Breakthrough in Pancreatic Cancer Research Could Lead to New Treatments
Originally published on May 3, 2019.
Researchers with the NYU School of Medicine and the University of Michigan identified a gene called ATDC that is necessary for the development of pancreatic cancer. They published their research in the journal Genes & Development.
PDA is an aggressive form of pancreatic cancer driven by the oncogene KRAS. It is usually diagnosed late and is resistant to therapy.
There is a theory that many cancers develop when adult cells shift back into more “primitive” cells that have higher growth in order to resupply cells lost to injury and inflammation. When this shift occurs with other genetic errors, a repair process that is supposed to start and stop growth stops working.
Their research found that a gene called ATDC is necessary for pancreatic cancer to form.
“We found that deleting the ATDC gene in pancreatic cells resulted in one of the most profound blocks of tumor formation ever observed in a well-known mice model engineered to develop pancreatic ductal adenocarcinoma, or PDA, which faithfully mimics the human disease,” stated Diane Simeone, director of the Pancreatic Cancer Center of NYU Langone Health’s Perlmutter Cancer Center, and corresponding author of the study. “We thought the deletion would slow cancer growth, not completely prevent it.”
Their research focused on acinar cells in the pancreas. These cells secrete digestive enzymes via a network of partnering ducts into the small intestine. The digestive enzymes can cause low-level damage to tissues. Acinar cells respond by quickly switching back into stem cell types that resemble high-growth primitive cells, which is also common in pancreatic duct cells.
The ability to regenerate comes with a problem, though, which they are more likely to become cancerous, including those in the KRAS gene which is linked to aggressive growth in more than 90% of pancreatic cancers.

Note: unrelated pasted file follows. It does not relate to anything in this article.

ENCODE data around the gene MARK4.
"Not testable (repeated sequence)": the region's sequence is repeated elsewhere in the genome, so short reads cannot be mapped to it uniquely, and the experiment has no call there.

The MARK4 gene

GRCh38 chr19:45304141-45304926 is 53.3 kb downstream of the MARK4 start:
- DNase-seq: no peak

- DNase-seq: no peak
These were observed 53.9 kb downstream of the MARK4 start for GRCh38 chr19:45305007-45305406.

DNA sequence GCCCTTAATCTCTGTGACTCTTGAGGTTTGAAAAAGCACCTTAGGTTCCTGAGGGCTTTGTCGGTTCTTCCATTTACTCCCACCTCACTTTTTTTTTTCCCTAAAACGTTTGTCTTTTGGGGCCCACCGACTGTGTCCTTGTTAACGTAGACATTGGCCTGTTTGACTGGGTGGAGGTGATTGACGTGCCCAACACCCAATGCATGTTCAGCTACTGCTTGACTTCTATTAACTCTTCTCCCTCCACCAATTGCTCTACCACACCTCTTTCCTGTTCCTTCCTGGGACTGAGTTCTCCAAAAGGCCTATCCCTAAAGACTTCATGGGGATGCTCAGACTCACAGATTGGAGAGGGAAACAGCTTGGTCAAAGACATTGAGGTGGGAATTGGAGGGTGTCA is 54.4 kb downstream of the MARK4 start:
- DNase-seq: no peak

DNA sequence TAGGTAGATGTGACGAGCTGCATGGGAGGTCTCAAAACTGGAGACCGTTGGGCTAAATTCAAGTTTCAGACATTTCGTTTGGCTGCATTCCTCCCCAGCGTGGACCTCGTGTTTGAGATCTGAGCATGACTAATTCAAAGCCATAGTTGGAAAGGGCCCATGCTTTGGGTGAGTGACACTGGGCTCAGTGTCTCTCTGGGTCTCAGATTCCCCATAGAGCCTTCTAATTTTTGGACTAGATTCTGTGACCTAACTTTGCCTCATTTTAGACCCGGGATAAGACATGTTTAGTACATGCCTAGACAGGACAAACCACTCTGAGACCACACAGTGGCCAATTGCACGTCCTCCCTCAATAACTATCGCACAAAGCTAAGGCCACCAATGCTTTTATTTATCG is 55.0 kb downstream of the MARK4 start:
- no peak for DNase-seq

Stressed acinar cells temporarily shift from acinar-to-ductal metaplasia (ADM), a step toward the primitive cell type. This creates an environment for a second shift into pancreatic intraepithelial neoplasia (PanIN). These cells can’t multiply under normal controls.
The team found that mutant KRAS and other genetic mutations induced aggressive pancreatic cancer in 100% of the mice when the ATDC gene was present. However, there was no cancer in the same cancer-prone mice who lacked the gene.
The group created pancreatitis in the mice by treating them with cerulein, a signaling protein fragment that damages pancreatic tissues. They found that ATDC gene expression didn’t immediately increase after the damage, but took a few days, in keeping with the timeframe associated with acinar cells being reprogrammed into their ductal cell-type cells.
They further found that the expression of ATDC triggered beta-catenin, a cell-signaling protein that under some circumstances activates genes that include SOX9. SOX9 has been linked to the development of ductal stem cells and to aggressive growth observed in pancreatic cancer.
In addition to the mouse models, the researchers studied ATDC expression in ADM lesions from 12 human pancreatic tissue samples. ATDC was more active in human ADM lesions as well as beta-catenin and SOX9. And the further along during the transition of ADM into human pancreatic ductal adenocarcinoma, the stronger the activation.
The authors state, “These results provide new insight into PDA initiation and reveal ATDC as a potential target for preventing early tumor-initiating events.”